Session Title

In Memoriam Carl F. Barnes, Jr. II: Architectural Studies

Sponsoring Organization(s)

AVISTA: The Association Villard de Honnecourt for the Interdisciplinary Study of Medieval Technology, Science, and Art

Organizer Name

Ellen M. Shortell

Organizer Affiliation

Massachusetts College of Art and Design

Presider Name

Madeline H. Caviness

Presider Affiliation

Tufts Univ.

Paper Title 1

Carl Barnes and the Nave Stained Glass of Soissons Cathedral: Another Look

Presenter 1 Name

Meredith Parsons Lillich

Presenter 1 Affiliation

Syracuse Univ.

Paper Title 2

Acoustics at the Intersection of Art and Music: The "Caveau Phonocamptique" of the Cathedral of Noyon

Presenter 2 Name

Andrew Tallon

Presenter 2 Affiliation

Vassar College

Paper Title 3

Deconstructing Saint-Julien-du-Sault

Presenter 3 Name

Evelyn Staudinger

Presenter 3 Affiliation

Wheaton College

Paper Title 4

The View across the Transepts: Visual Harmony and Dissonance at Soissons and Saint-Quentin

Presenter 4 Name

Ellen M. Shortell

Start Date

9-5-2014 3:30 PM

Session Location

Bernhard 210

Description

Carl Barnes's work as an architectural historian began with his study of Soissons Cathedral, where he made significant contributions to the debate over the relationship between Soissons and Chartres, and, more generally, to the understanding of crucial developments in architecture around 1200 in Northern France. It was from this point that he entered the discussion of Villard de Honnecourt's role at Reims, Laon, Meaux, Saint-Quentin, Lausanne, and Cambrai, and in Cistercian architecture from Vaucelles in the Cambresis to Pilis, Hungary. This session will bring together scholars whose work continues to build on our understanding of Gothic design at these and related sites.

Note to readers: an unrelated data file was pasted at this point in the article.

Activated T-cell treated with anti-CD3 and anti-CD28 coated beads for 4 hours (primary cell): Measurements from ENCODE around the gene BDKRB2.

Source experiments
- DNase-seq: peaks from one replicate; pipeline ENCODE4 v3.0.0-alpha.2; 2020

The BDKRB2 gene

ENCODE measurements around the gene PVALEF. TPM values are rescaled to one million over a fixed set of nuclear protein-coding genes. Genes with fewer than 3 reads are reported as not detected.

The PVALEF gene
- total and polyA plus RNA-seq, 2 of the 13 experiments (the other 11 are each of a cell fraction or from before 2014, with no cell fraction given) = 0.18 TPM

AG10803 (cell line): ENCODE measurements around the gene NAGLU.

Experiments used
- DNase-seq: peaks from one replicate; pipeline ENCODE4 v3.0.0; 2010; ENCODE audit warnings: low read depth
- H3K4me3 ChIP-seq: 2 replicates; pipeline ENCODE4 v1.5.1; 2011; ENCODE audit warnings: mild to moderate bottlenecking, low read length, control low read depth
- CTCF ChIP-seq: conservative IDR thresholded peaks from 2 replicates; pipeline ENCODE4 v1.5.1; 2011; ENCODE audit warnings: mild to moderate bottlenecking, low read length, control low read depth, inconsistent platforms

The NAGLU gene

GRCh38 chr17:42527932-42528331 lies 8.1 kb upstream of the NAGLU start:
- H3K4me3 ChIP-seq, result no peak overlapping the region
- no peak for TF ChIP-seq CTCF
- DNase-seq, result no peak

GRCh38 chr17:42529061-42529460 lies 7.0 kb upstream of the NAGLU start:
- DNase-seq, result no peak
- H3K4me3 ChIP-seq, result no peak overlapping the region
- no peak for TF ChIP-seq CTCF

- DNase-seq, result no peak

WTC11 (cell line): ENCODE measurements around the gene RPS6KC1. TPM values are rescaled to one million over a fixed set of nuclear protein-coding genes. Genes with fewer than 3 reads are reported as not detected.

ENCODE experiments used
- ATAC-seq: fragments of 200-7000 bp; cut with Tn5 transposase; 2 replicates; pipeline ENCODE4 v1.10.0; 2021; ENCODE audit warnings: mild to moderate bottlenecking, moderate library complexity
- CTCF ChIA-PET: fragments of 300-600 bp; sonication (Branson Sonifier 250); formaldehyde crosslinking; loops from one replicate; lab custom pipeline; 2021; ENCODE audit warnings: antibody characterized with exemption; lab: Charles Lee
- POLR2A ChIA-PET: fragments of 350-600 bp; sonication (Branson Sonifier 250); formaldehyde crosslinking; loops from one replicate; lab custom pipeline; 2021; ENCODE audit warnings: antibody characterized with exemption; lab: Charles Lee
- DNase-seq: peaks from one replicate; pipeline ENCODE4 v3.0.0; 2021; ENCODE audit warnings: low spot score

Ellen M. Shortell

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May 9th, 3:30 PM

In Memoriam Carl F. Barnes, Jr. II: Architectural Studies

Bernhard 210

Carl Barnes's work as an architectural historian began with his study of Soissons Cathedral, where he made significant contributions to the debate over the relationship between Soissons and Chartres, and, more generally, to the understanding of crucial developments in architecture around 1200 in Northern France. It was from this point that he entered the discussion of Villard de Honnecourt's role at Reims, Laon, Meaux, Saint-Quentin, Lausanne, and Cambrai, and in Cistercian architecture from Vaucelles in the Cambresis to Pilis, Hungary. This session will bring together scholars whose work continues to build on our understanding of Gothic design at these and related sites.

Ellen M. Shortell